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According to the Bureau of Economic Analysis (BEA), the “advance” estimate of 2Q2014 growth in real U.S. gross domestic product (
at a seasonally adjusted and annualized rate of 4.0 percent. The 2Q rate of
expansion is 6.0 percentage points above the 1Q’s -2.1 percent contraction (itself
revised upward by 0.8 percentage point from the previously reported -2.9
percent). This is the largest positive quarter-to-quarter improvement in GDP
growth in roughly 14 years. Three of the four categories -- personal
consumption expenditures (PCE), private domestic investment (PDI), and government
consumption expenditures (GCE) -- contributed to 2Q growth; net exports (NetX) subtracted
The largest contributions to the 2Q turnaround came from:
· Inventories (+2.8 percentage points from 1Q),
· Exports (+2.5 percent),
· Consumer goods expenditures (+1.2 percent), and
· Commercial fixed investments (+0.9 percent).
Those positive quarter-to-quarter contribution were partially offset by:
· Imports (-1.5 percentage points) and
· Consumer expenditures for services (-0.3 percent).
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For this report the BEA assumed annualized net aggregate inflation of 1.9 percent. By way of comparison, the growth rate of the Bureau of Labor Statistics’ concurrent seasonally adjusted
was 3.5 percent (annualized); meanwhile, the price index reported by the Billion Prices Project ( BPP)
was 2.7 percent. Were the BEA’s nominal estimates corrected for inflation using
the CPI-U, 2Q real GDP would have grown
by 2.5 percent; if using the BPP
inflation rate, growth would have been 3.3 percent.
Much as we welcome the pickup in growth, and would like to believe Fed Chair Janet Yellen is correct when asserting that “economic activity is rebounding,” several details prevent us from wholeheartedly embracing that idea:
· Advance GDP estimates have typically turned out to be little better than “wild guesses.” The first quarter of 2014 was a prime example of this; the advance estimate of +0.1 percent was subsequently revised to -1.0 percent, then -2.9 percent, and finally (as part of the BEA’s annual revisions) to -2.1 percent. Granted, it is possible future revisions will show an even greater rate of 2Q growth (one analyst predicts 5.0+ percent), but we remain skeptical.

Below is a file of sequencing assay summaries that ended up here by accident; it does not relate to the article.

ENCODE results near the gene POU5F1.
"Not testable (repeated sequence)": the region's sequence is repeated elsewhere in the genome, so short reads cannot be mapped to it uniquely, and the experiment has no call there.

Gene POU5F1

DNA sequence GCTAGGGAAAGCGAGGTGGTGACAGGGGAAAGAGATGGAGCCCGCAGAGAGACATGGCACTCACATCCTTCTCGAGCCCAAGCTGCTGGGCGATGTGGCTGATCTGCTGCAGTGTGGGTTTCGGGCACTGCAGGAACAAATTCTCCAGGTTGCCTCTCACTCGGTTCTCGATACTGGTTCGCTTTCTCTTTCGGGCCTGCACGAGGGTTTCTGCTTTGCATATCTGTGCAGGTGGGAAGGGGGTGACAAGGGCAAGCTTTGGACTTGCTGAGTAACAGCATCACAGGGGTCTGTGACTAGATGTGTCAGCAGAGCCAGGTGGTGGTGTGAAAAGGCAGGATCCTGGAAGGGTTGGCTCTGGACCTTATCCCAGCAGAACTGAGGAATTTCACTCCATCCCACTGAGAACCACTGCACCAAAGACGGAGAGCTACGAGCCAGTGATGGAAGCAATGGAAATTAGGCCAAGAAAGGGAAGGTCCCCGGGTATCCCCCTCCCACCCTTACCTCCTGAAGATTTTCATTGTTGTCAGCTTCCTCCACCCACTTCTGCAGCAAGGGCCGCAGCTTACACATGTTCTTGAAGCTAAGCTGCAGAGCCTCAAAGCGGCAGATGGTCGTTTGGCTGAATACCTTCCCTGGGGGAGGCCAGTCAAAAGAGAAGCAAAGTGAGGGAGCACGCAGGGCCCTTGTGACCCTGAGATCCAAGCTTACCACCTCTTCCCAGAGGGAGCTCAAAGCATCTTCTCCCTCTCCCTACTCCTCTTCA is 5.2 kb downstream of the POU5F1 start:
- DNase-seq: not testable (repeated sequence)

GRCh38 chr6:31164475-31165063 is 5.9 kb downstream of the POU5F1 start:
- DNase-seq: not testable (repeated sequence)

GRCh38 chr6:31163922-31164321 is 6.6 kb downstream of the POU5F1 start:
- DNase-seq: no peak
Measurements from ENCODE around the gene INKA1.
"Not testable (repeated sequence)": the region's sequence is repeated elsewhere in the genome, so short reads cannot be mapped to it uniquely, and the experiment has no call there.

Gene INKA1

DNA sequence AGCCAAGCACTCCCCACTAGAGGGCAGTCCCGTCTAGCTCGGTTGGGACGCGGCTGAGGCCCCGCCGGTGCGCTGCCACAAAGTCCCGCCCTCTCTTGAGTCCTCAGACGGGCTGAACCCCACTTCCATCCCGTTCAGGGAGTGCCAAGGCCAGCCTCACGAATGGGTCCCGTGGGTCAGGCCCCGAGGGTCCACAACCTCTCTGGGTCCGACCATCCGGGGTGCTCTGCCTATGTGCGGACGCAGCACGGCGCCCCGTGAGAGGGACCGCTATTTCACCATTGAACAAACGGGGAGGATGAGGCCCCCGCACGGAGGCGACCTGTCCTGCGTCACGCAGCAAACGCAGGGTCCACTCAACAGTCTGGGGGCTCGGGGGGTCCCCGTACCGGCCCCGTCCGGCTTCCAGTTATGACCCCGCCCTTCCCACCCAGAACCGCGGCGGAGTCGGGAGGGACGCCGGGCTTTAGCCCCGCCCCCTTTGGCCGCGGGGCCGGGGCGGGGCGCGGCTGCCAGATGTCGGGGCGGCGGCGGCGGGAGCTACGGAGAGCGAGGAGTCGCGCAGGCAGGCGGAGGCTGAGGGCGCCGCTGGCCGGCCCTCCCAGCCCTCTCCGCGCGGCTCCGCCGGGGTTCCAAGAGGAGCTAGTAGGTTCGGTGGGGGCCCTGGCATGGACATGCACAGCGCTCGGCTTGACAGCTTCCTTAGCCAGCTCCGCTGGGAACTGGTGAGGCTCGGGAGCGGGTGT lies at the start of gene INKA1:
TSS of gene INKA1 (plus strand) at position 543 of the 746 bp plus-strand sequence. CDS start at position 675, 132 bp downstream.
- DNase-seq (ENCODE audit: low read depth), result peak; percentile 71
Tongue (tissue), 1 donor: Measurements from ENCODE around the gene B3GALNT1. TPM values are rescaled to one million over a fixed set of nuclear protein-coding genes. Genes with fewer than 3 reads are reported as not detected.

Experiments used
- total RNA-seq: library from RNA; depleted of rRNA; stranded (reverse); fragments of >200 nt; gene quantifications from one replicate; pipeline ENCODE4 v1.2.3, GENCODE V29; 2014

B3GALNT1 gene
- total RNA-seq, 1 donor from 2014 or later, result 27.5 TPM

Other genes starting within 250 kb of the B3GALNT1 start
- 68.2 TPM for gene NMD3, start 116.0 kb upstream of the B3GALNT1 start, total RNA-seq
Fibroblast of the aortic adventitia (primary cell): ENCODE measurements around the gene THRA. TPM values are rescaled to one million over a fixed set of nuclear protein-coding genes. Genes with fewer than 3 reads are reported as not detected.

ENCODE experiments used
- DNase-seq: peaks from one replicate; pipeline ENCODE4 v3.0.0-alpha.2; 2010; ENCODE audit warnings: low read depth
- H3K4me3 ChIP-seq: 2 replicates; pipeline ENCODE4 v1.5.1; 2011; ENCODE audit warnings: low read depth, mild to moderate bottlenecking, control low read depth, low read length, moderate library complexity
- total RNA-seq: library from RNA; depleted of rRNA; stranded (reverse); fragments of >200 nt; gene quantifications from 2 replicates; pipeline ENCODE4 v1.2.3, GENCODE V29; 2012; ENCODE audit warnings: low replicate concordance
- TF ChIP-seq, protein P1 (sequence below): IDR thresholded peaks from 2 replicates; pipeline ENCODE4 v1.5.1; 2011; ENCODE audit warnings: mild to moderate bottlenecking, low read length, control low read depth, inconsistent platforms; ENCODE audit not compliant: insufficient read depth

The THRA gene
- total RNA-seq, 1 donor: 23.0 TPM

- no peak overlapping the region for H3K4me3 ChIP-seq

· As we have mentioned many times before, inventories are ultimately a zero-sum game. Consumer Metrics Institute observes that inventories are also highly volatile -- because of both business cycle factors and the BEA's inventory measurement-and-valuation methodologies. Consequently, the BEA removes inventories from its "bottom line" indicator of real final sales of domestic product. By that measure, the economy was growing at a much more modest 2.3 percent -- one reason why The Wall Street Journal dubbed 2Q as “still a 2 percent growth economy.”
We intend to wait until the dust from upcoming revisions has settled before entertaining thoughts of festivities to celebrate the stronger GDP number.
The foregoing comments represent the general economic views and analysis of Delphi Advisors, and are provided solely for the purpose of information, instruction and discourse. They do not constitute a solicitation or recommendation regarding any investment.